News Release: Faculty Experts, Finance and Economics, Politics

Oct. 16,  2008

Wall Street's Collapse May Boost Private Equity Markets

From Knowledge@Emory

The collapse of the housing and credit markets that has crippled some Wall Street giants is likely to have a variety of effects on private equity, say faculty at Emory University and its Goizueta Business School.

The fall of Lehman Brothers, the sale of Merrill Lynch to Bank of America, and the decision by Goldman Sachs and J.P. Morgan to be placed under the purview of the Federal Reserve are driving big changes in financial markets, note faculty members.

One likely shift is a larger role for private equity providers in financing big-ticket deals. But liquidity concerns are likely to rein in their appetite for risk, despite the just-passed $700 billion bailout package, add faculty.

"The consolidation taking place in the financial markets means the playing field is getting a bit smaller," says Thomas More Smith, an assistant professor in the practice of finance. "With fewer investment banking giants available to service big-company deals, we may see smaller private-equity firms swoop in to fill the empty spots."

In fact U.S. private equity firms have picked up the pace of their fund-raising, says the Private Equity Analyst newsletter, published by Dow Jones.

Domestic private equity firms raised $222.6 billion in 264 funds during the first three quarters of 2008, 11% ahead of the $200.4 billion raised by 298 funds in the same time last year, according to Dow Jones.

Distressed firms are seeing strong interest from investors with 18 funds raising $37.9 billion this year, up 28% from $29.5 billion raised by 16 funds at this point last year, according to the Dow Jones analysis.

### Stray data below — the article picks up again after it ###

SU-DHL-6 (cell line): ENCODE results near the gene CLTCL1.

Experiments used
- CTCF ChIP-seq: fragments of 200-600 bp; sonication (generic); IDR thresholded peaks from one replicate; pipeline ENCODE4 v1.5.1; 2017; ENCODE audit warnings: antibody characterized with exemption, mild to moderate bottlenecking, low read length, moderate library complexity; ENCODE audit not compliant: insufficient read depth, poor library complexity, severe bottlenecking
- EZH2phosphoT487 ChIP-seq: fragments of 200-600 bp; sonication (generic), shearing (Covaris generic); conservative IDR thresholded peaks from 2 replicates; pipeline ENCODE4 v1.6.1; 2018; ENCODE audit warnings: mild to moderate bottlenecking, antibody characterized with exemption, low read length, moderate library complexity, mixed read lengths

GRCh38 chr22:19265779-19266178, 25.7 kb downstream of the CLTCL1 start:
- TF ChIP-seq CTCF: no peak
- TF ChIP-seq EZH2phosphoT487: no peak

The newsletter also reports that mezzanine, or layered financing funds attracted $36.9 billion across 13 funds, compared to $3 billion across nine funds through the third quarter last year.

But if the distressed and mezzanine-financing segments were excluded, private equity fund-raising would have been weaker compared to last year, says Jennifer Rossa, managing editor of Dow Jones Private Equity Analyst.

"Buyout fund-raising continues to lag," she notes. "And fresh concerns about the availability of debt won't help."

The credit crunch has still spooked investors and is likely to dampen their enthusiasm for some time, according to Goizueta’s Smith.

"Despite the bank bailout, we’re likely to see reduced capacity," says Smith. "The fact that there are fewer players remaining may also mean a pullback in the variety of services and niche activity that is offered."

Small businesses are finding it tougher to access credit, and that could spur a shift in the direction of venture capital, adds Smith.